Sin In "The Pardoner's Tale"
There are seven deadly sins which diminish the prospect of happiness in heaven. They are called deadly because each one is linked to the other, and one can lead to another. The sins are pride, envy, anger, sloth, gluttony, avarice, and lechery. In Canterbury Tales provide a story about these sins and focus mainly on pride, greed, and gluttony. The Pardoner’s Tale in particular focuses on characters who are so overwhelmed by their ambitions and desires that they do not realize the effects of their sin, and as a result, they deprive themselves of salvation.
In the tale, gluttony is the overindulgence of food or drinks. The pardoner says that this sin corrupted the world. The first form of this sin is being drunk. Being drunk is sinful because a man loses the ability to reason and the men who became drunk would eventually engage in swearing and lechery. The pardoner claimed that this is the sin that affected Lot when he had sex with his daughters. Drunkenness was also allegedly the sin that caused Herod to order John the Baptist killed. In these examples, it was gluttony that led to incest and murder. However, the pardoner who told these stories did not practice what he preached. He stopped in his exemplum to get a drink.
The pardoner was also quite proud. He would speak in Latin in order to showcase his linguistic ability and yet he became the model for deceit and hypocrisy as he preached. He was also a bragger, who bragged about the sins he had committed. He admitted to his sinful behaviour and his immorality. He confessed his sins to those that were gathered to hear him preach. He later admitted that he was guilty of foolishness because his overall intention when preaching about sins was to win money and not to cast out any sins of the people listening.
Throughout this story it is the pardoner who portrays himself as righteous as he tries to convince others to pay for their sins but who chooses not to follow any of his teachings. He becomes angry at the end when the host makes a joke at his expense. He expresses how he wants to live in luxury and hates the poor portraying slothfulness. He has an arrogant attitude which stops him from cultivating an honest relationship with anyone. And in the end it is pride which drives him to commit envy.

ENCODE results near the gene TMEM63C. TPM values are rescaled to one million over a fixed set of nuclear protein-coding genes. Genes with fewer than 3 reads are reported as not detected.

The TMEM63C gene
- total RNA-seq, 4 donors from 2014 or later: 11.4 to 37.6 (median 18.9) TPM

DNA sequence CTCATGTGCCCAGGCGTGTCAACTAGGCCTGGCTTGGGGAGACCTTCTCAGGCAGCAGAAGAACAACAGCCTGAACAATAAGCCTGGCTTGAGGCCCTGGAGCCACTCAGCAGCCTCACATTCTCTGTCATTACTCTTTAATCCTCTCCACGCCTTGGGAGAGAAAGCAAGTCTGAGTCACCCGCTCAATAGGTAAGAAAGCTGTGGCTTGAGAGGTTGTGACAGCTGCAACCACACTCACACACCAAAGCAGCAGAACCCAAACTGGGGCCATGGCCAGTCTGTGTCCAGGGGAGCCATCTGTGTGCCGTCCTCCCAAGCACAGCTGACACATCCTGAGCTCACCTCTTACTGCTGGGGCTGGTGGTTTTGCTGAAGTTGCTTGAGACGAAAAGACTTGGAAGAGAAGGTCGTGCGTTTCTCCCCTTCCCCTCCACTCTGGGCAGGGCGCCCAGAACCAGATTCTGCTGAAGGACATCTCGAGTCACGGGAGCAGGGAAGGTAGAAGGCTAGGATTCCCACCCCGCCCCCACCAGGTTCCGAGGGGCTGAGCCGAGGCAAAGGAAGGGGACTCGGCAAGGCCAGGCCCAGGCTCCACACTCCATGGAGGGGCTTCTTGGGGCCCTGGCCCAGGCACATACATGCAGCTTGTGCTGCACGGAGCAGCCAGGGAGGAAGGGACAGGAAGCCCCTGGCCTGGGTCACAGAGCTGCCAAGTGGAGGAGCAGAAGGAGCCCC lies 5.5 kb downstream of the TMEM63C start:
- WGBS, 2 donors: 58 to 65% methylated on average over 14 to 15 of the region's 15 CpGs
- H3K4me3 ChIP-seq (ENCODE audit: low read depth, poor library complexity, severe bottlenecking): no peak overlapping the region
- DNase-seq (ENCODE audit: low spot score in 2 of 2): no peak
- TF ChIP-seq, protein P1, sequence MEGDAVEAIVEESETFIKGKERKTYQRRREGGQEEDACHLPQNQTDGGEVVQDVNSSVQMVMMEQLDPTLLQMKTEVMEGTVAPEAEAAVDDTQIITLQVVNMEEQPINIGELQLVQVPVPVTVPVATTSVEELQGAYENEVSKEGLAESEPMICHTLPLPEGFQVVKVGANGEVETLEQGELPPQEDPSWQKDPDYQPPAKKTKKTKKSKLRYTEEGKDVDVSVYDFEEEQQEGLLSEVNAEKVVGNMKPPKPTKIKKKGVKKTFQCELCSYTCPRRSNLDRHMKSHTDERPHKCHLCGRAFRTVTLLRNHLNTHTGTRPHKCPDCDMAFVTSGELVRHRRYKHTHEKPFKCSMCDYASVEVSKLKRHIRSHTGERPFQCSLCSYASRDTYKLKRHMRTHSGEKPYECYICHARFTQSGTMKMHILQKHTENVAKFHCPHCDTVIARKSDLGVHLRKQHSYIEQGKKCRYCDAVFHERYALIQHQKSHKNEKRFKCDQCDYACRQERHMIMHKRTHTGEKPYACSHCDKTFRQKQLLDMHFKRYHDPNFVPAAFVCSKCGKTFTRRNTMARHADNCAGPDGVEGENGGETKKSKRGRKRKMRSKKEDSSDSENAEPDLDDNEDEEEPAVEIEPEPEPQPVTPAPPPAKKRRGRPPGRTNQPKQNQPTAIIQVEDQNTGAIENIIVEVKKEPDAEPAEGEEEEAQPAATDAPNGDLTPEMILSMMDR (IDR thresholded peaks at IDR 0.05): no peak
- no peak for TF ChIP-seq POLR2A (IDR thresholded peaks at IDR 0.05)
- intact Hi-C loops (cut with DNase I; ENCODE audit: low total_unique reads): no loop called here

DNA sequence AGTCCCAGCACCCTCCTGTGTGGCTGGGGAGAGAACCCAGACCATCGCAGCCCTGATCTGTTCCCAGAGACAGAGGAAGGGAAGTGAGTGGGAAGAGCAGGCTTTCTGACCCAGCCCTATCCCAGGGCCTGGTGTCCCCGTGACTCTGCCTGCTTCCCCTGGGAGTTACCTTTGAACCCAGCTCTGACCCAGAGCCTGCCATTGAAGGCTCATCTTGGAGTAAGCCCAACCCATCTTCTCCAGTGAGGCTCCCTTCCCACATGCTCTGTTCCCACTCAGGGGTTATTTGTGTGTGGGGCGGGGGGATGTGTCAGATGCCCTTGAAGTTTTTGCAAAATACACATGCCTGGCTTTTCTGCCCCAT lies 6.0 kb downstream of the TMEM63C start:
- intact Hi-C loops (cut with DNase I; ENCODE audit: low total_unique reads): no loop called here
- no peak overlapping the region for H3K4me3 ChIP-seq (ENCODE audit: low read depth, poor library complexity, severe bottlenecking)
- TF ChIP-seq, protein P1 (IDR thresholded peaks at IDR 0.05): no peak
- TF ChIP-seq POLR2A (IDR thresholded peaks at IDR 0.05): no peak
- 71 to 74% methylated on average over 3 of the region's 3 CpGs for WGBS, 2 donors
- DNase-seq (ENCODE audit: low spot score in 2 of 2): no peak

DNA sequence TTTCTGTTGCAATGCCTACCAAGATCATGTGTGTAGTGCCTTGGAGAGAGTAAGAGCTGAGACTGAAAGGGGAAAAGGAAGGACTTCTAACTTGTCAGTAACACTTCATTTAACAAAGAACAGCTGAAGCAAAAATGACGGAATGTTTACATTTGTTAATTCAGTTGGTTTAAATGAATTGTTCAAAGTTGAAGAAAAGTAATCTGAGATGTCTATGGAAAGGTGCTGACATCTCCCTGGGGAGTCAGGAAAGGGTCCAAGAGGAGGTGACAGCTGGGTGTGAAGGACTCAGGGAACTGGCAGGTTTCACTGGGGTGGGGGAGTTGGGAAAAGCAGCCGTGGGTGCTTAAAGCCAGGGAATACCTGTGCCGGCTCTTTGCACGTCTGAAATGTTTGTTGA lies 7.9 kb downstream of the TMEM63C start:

1. Using Chaucer's Prologue to The Canterbury Tales, describe the rising middle class of fourteenth-century England. In the essay, include the variety of occupations, the degree of wealth, the level of education, and the beginnings of political power represented among the pilgrims.
2. Contrast a corrupt clergyman from the Prologue with the Parson.
3. Select three characters from the Prologue whom Chaucer seems to be satirizing (i.e., the Wife of Bath, the Summoner, the Prioress). Using some direct quotations, explain the satire.
The Knight's Tale
1. Explain the features of this tale which characterize it as a romance.
2. An "anachronism" is a literary "slip" in which the author inserts something into a work which could not have happened or which could not have existed at the time the work is set. Explain the anachronism in The Knight's Tale.
The Miller's Tale
1. Contrast The Knight's Tale with The Miller's Tale.
2. Fully describe the character Absalom.
The Reeve's Tale
1. Explain how The Miller's Tale and The Reeve's Tale might be said to reveal a situation that medieval men really deplored and dreaded.
2. What might surprise the modern reader about the language surrounding sexual activity in The Miller's and The Reeve's Tales?
The Man of Law's Tale
1. Describe what commentary about marriage seems to be made through this tale.
2. Name one element of the story that is drawn from each of the narrative types that Chaucer utilized for this tale.
The Shipman's Tale
1. Of the six tales told thus far, including the Cook's fragment, four have been fabliaux. What is the significance of the large number of fabliaux?
2. Discuss the two contrasting...
(The entire section is 799 words.)